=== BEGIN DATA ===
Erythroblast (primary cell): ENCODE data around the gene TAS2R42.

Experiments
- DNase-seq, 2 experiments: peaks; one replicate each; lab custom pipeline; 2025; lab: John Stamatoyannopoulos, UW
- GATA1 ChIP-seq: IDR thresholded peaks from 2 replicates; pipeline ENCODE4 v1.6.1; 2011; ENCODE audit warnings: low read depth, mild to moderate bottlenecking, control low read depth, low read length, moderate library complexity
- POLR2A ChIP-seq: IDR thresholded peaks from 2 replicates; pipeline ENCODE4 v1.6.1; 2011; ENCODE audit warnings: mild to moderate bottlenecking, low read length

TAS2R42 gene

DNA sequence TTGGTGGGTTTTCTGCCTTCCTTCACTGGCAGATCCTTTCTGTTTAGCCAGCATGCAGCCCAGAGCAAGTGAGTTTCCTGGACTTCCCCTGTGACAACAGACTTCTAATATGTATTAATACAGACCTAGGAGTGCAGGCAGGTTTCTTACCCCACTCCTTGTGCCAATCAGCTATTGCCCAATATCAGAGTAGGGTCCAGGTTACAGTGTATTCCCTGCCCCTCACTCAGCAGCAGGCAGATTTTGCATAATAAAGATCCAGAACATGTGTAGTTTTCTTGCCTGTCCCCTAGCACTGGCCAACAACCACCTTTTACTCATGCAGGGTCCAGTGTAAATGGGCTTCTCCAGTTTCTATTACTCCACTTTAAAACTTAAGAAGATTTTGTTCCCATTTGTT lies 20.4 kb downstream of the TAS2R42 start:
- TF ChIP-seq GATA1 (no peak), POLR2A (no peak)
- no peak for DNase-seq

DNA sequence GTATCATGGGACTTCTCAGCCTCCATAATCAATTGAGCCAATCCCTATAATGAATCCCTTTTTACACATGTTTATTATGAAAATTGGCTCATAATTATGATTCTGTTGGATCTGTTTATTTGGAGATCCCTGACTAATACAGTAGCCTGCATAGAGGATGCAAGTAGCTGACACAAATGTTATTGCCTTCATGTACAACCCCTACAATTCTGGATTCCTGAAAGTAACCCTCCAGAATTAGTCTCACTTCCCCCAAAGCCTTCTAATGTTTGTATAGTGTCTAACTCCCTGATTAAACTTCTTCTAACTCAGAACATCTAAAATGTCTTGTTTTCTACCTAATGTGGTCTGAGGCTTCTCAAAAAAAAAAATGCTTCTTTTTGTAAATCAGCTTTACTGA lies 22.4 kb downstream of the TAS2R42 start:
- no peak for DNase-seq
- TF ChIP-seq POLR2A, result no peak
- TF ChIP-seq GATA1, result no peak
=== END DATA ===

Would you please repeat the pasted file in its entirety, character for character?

Erythroblast (primary cell): ENCODE data around the gene TAS2R42.

Experiments
- DNase-seq, 2 experiments: peaks; one replicate each; lab custom pipeline; 2025; lab: John Stamatoyannopoulos, UW
- GATA1 ChIP-seq: IDR thresholded peaks from 2 replicates; pipeline ENCODE4 v1.6.1; 2011; ENCODE audit warnings: low read depth, mild to moderate bottlenecking, control low read depth, low read length, moderate library complexity
- POLR2A ChIP-seq: IDR thresholded peaks from 2 replicates; pipeline ENCODE4 v1.6.1; 2011; ENCODE audit warnings: mild to moderate bottlenecking, low read length

TAS2R42 gene

DNA sequence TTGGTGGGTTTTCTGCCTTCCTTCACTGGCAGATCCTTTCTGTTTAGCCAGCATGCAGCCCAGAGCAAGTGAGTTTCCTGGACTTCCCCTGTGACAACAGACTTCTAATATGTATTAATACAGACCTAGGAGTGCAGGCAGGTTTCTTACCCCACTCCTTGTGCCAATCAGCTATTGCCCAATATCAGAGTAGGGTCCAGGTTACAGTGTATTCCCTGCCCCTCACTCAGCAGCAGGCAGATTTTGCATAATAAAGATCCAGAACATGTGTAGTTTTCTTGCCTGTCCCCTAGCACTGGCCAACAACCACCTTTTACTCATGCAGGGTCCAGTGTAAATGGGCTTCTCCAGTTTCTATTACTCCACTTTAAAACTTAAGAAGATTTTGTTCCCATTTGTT lies 20.4 kb downstream of the TAS2R42 start:
- TF ChIP-seq GATA1 (no peak), POLR2A (no peak)
- no peak for DNase-seq

DNA sequence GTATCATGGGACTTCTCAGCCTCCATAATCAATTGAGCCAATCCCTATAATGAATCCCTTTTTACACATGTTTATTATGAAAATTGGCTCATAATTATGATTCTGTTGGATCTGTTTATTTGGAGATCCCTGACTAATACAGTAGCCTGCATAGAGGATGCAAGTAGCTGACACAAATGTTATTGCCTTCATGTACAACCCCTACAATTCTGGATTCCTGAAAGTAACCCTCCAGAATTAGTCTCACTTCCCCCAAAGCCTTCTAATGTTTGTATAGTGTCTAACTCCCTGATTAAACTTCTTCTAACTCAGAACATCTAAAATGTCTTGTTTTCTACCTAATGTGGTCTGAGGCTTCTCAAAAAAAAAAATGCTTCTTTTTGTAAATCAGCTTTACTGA lies 22.4 kb downstream of the TAS2R42 start:
- no peak for DNase-seq
- TF ChIP-seq POLR2A, result no peak
- TF ChIP-seq GATA1, result no peak